(The mother cat dies and is visited by the cat version of the grim reaper.)

Makai Tenshuu II (Demon World Reincarnation II)
A mother cat is starving and unable to care for her 3 malnourished kittens. She tries to catch a mouse for them, but fails and is hit and killed by a car. She's visited by a cat grim reaper, and refuses to go to the afterlife. The cat reaper relents and allows her to turn into a monster spirit to look over her kittens. Unfortunately, when she returns to the house, her brood is gone, presumably eaten by a dog. In despair, she haunts a forest where she happens upon a human baby that had been abandoned by its mother. She cares for the baby for one year, until a dog monster spirit arrives and tries to eat it. She fights the larger monster off, and it gracefully admits defeat and leaves. Sometime later, two men come into the woods with a search pig, and they locate the cave with the baby and take it back to human society. The cat spirit is relieved that the baby will be safe now, but sad at being alone again. At that moment, she's visited by a cat Buddha that rewards her by showing that her kittens had been found by a human couple and they are now healthy and living well. The mother cat then spends the rest of her time sleeping peacefully in a sunny part of the woods.

(A cactus dream.)

Saboten no Yume (Cactus Dreams)
There's a yokai cactus that only blooms once every 500 years, and only generates one seed each time. Isshiki and Akiko see the announcement on the TV news, and that night they have a dream of visiting that cactus out in the middle of a desert. The next day, he notices that his own cactus collection has a strange little cactus he's never seen before. Then, he's called by the police to assist in a murder case. The victim is identified as a local troublemaker that had been previously arrested for poisoning cats. One of the people interviewed in the neighborhood is a local leader whose cat had been poisoned. This guy also has the same weird cactus in his green house. The next day, the head of a hospital is found dead in his home. This victim had covered for his son, a doctor guilty of malpractice and who had killed the town leader's wife the year before. Isshiki notices that both of the weird cactii are getting bigger, and the town leader's cactus has blood stains on it. An analysis of the victim's bodies also shows that they died from multiple fixed-location puncture wounds. When Isshiki confronts the incompetent doctor at a restaurant about his late father's crimes, the cactus crashes through the window, interrupting him to say that he's been in a dream ever since the story started. Isshiki wakes up. The cactus had heard Isshiki's call for a new mystery story, and had been writing one for him all this time - the dream was the story it was writing. But, now its time in this world is up and it has to leave. It hands Isshiki the manuscript and vanishes. Unfortunately for the hero, he can't read yokai text, and his chair is now full of large needle holes.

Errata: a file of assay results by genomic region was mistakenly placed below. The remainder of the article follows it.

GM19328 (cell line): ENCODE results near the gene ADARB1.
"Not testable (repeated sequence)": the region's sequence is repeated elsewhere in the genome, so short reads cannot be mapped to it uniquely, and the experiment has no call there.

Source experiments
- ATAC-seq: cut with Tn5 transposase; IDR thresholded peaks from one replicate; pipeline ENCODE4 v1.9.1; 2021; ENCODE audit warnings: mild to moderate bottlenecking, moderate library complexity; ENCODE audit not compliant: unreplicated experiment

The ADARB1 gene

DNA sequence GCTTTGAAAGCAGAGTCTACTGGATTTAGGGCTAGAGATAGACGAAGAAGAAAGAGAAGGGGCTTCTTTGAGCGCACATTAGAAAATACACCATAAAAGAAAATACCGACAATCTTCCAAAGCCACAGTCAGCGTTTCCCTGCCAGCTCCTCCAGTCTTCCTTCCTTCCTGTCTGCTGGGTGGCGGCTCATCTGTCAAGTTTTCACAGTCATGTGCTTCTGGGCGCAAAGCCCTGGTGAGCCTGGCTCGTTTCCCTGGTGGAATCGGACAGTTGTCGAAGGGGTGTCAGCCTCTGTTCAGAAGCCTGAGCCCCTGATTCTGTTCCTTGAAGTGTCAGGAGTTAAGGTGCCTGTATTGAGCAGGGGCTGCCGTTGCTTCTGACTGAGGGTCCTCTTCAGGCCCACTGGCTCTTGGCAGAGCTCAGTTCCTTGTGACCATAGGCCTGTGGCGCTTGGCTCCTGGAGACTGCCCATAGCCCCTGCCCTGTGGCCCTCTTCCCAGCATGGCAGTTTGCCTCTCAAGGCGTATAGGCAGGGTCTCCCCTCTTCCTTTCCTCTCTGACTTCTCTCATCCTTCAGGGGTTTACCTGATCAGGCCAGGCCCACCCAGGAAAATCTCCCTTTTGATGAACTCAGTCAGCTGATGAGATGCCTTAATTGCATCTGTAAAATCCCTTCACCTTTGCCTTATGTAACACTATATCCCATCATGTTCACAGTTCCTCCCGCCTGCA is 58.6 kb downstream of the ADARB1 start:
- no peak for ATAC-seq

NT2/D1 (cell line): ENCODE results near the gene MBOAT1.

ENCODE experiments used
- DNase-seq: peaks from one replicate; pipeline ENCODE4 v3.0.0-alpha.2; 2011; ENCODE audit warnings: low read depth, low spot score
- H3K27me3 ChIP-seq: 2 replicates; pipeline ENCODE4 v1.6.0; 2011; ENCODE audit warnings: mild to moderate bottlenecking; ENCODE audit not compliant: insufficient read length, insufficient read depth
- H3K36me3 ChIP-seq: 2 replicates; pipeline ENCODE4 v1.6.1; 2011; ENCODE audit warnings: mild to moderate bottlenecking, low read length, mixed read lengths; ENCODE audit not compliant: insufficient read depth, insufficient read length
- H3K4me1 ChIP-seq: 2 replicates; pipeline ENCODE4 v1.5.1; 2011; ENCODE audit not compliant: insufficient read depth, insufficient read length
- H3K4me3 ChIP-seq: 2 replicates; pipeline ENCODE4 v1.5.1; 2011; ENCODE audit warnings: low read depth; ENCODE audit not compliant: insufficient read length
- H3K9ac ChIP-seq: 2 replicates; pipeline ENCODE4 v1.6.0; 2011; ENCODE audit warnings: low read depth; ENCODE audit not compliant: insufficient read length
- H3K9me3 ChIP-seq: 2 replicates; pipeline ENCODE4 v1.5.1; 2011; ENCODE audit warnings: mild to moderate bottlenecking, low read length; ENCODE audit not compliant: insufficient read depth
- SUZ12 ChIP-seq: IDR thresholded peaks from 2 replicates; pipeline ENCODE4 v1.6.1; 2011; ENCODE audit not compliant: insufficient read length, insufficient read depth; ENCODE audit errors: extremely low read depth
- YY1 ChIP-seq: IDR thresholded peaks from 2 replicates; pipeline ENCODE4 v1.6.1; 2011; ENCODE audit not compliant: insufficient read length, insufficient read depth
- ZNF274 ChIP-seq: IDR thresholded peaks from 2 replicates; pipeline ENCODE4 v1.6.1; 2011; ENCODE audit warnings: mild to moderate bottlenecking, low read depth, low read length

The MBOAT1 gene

(Andorodoro (bottom right) discovers the yokai sports village.)

Kamakura Mishon (Kamakura Mission)